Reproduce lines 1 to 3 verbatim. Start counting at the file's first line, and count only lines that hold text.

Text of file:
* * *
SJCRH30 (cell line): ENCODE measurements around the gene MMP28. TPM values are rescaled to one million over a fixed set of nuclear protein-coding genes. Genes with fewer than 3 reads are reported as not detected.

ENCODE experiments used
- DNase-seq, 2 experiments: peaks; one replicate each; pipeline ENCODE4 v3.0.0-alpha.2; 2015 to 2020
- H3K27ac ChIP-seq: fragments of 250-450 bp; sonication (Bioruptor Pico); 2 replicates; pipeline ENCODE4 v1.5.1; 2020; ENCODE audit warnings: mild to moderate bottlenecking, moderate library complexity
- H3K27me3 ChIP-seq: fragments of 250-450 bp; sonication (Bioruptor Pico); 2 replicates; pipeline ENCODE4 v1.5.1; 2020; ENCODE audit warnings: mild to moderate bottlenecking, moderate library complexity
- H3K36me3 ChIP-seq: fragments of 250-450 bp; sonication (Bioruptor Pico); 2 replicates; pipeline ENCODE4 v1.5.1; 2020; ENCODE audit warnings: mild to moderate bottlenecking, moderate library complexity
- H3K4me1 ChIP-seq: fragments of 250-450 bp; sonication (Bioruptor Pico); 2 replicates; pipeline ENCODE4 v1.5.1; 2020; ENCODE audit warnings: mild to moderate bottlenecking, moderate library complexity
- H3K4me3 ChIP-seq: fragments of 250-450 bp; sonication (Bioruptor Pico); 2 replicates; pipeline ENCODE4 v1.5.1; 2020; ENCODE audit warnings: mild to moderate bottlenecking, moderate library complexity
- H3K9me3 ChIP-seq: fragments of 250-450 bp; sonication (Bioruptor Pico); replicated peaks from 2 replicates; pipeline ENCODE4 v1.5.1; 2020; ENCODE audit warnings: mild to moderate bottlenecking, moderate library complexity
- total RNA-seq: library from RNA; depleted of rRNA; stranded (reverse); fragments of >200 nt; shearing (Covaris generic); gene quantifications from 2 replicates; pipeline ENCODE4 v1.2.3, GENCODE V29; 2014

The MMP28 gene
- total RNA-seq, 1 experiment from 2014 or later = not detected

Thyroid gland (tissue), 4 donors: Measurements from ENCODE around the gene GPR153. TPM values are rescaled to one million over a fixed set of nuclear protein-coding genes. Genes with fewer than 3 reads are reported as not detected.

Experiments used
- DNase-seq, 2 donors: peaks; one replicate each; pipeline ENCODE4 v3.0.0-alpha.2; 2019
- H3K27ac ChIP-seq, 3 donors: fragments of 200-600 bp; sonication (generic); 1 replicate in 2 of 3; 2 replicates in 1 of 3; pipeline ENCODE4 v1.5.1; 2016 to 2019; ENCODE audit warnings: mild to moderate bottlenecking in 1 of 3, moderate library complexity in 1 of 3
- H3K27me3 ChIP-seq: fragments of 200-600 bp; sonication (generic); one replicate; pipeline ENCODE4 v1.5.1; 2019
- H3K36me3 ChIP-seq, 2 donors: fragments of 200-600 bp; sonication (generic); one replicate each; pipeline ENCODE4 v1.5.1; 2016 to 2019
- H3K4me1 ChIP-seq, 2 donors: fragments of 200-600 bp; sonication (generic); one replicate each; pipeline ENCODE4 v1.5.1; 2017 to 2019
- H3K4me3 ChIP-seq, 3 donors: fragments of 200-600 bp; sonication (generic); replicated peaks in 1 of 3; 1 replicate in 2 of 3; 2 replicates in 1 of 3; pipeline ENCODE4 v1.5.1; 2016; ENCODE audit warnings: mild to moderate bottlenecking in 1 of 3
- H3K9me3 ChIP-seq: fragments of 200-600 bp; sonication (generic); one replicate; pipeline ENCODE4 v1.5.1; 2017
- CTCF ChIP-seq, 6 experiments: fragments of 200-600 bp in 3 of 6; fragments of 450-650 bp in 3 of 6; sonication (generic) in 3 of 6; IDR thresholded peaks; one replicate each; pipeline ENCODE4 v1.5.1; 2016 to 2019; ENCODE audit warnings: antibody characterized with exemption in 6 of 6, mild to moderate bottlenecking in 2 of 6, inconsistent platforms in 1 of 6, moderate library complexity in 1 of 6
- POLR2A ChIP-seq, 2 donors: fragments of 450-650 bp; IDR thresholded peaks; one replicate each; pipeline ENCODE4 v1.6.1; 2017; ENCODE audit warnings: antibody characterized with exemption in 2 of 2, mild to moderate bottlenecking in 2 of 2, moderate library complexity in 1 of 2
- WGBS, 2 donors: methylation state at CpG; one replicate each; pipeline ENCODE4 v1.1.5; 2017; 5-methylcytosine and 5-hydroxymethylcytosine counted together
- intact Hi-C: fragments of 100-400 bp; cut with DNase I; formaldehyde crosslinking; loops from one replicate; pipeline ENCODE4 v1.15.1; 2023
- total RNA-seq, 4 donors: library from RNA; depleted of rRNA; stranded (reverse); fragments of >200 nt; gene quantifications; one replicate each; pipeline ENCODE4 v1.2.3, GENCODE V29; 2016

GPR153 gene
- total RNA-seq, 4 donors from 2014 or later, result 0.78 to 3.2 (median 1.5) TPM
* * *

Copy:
SJCRH30 (cell line): ENCODE measurements around the gene MMP28. TPM values are rescaled to one million over a fixed set of nuclear protein-coding genes. Genes with fewer than 3 reads are reported as not detected.

ENCODE experiments used
- DNase-seq, 2 experiments: peaks; one replicate each; pipeline ENCODE4 v3.0.0-alpha.2; 2015 to 2020